Cuban 'Granma' gets cold shoulder from wary US government officials

You need a license to bring Granma into the country through the front door, so she's been slipping in the back way through Canada. For years officials pretended not to notice her, but suddenly she's become persona non grata.m

Granma is the official organ of the Central Committee of the Cuban Communist Party. A weekly edition is published in English, aimed at United States readers. Printed cheaply with an old, oil-based ink that gives off an unpleasant odor, Granma is now the focus of a battle over the right of Americans to obtain Cuban literature.

The current round is being fought between the Treasry Department, which wants to ease existing regulations, and the State Department, which does not concur. The two must reach an agreement in order to clarify administration policy.

The Cuban Assets Control Regulations, which went into effect July 8, 1963, established a trade embargo with Cuba. The licensing requirement for importing Cuban literature is included in these regulations, but Cuba scholars say it was never enforced.

"In the past, successive administrations took the attitude that printed material was not the kind of commerce they were interested in restricting; it was educational material," said William Leogrande, director of political science at American University.

Much of the Cuban literature coming to the US is brought to Montreal on Cubana de Aviacion flights and dropped into the Canadian mail system. Envelopes mailed from Canada to the US generally are not inspected.

In mid-May, when the Canadian mail strike was imminent, Boston customs officials were startled by a sudden influx of Cuban literature and notified the Foreign Assets Control (FAC) division of the Treasury Department in Washington. FAC spokesman Donald Boudreau said such a quantity of Cuban publications had never before surfaced in any one place at any one time.

The 1963 regulations were promptly invoked: The material was impounded and addressees informed of the need to obtain a license or provide proof of one. To qualify for a license, a person has to be a journalist, professor, researcher, or the like with a bona fidem interest in Latin America.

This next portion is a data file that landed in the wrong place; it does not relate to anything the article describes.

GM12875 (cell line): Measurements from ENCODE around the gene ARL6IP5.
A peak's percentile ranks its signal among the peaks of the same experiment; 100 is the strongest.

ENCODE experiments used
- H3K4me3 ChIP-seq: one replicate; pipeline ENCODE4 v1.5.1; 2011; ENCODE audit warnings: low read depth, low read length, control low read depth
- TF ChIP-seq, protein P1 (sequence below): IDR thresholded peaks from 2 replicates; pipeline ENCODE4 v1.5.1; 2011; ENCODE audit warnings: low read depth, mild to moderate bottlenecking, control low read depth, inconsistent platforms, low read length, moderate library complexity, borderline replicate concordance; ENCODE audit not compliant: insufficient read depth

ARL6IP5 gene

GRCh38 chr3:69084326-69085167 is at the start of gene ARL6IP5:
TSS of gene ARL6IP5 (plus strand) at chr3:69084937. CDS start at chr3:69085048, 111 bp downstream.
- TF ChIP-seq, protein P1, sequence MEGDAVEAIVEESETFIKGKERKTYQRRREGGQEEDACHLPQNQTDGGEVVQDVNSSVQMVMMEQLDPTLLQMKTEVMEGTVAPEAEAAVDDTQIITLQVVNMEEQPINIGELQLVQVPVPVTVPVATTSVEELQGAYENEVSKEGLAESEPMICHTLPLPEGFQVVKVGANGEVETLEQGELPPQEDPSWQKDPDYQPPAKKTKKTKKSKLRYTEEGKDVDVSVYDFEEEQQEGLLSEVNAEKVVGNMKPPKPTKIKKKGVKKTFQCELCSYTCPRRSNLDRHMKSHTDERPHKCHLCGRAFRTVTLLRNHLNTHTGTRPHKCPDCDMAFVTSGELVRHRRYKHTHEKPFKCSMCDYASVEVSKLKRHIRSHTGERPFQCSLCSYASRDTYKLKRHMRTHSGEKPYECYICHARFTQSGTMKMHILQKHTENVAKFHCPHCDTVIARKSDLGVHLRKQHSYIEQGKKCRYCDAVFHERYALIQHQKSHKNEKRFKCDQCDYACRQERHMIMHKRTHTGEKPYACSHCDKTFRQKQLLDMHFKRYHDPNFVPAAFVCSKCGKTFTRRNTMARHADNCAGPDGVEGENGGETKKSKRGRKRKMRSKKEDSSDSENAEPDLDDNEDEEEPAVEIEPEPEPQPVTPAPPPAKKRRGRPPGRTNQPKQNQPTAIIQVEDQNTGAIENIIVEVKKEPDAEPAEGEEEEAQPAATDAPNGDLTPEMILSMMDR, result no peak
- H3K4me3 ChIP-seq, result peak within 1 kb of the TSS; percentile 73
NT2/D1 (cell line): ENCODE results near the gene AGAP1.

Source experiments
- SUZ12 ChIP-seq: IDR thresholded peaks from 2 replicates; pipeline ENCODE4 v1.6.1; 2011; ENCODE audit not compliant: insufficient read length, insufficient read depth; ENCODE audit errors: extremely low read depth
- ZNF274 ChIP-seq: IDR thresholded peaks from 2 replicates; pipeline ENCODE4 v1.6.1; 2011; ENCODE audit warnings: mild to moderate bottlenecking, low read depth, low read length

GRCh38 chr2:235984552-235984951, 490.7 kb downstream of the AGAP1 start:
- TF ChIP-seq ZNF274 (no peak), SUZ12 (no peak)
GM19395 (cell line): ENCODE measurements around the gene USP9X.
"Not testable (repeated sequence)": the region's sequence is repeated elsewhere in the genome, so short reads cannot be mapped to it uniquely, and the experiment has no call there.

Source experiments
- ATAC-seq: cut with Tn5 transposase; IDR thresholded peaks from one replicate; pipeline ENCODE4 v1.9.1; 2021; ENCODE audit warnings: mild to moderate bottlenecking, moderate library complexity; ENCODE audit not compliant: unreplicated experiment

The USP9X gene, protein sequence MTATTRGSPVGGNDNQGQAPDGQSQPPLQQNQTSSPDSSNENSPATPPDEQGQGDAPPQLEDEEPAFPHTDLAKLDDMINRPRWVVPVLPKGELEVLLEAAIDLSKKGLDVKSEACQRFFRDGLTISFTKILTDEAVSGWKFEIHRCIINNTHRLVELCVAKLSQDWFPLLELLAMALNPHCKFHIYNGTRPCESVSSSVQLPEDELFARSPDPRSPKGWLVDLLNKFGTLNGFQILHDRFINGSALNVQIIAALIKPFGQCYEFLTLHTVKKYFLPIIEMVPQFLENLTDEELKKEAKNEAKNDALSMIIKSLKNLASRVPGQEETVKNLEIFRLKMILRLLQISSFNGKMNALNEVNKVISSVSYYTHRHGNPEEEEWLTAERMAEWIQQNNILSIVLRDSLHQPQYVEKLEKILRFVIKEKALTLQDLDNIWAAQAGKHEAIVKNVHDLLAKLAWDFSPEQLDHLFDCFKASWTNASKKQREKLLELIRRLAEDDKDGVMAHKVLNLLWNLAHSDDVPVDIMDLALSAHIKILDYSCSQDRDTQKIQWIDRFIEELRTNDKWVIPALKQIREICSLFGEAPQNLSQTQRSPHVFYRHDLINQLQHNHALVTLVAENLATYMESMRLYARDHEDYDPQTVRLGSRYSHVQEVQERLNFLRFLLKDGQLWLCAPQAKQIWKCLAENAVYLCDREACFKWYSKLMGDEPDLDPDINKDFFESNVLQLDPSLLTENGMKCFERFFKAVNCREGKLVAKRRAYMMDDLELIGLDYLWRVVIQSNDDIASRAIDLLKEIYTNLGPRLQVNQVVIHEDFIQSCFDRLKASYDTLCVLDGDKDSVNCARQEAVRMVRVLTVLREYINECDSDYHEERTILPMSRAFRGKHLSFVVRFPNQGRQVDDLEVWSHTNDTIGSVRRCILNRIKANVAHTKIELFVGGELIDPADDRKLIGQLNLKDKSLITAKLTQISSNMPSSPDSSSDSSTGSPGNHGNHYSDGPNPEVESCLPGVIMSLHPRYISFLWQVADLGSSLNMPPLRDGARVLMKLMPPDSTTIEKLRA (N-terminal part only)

Many were reluctant to apply, afraid the licensing procedure was merely a means of compiling a list of suspicious characters. Others objected on principle, asserting that the First Amendment proscribed the use of licenses to restrict the flow of information.

On July 21 representatives from the American-Civil Liberties Union, the National Lawyers Guild (NLG), the Center for Constitutional Rights, and various other groups met with Treasury Department officials in Washington. Hal Mayerson of the NLG credits this meeting as well as public and media pressure with convincing Treasury to draft new, less restrictive regulations.

Mr. Mayerson says the new regulations apparently would allow individuals to purchase one copy of each publication, and groups to purchase up to 50 copies, with no license required.

Because the proposed regulations involved a foreign country, a copy was sent to the State Department for approval. Instead of concurring, the State Department sent Treasury its own recommendations, which have not been made public. Robert Levine of the FAC says discussions are continuing.

"The government is basing the licensing requirement on the alleged goal of keeping Cuba from benefiting financially from the sale of literature," says Mayerson. "But the maximum Cuba could realize through this is minuscule compared with the $50 million a year it gets from American tourism. And it is nothing when balanced against the First Amendment rights of Americans."

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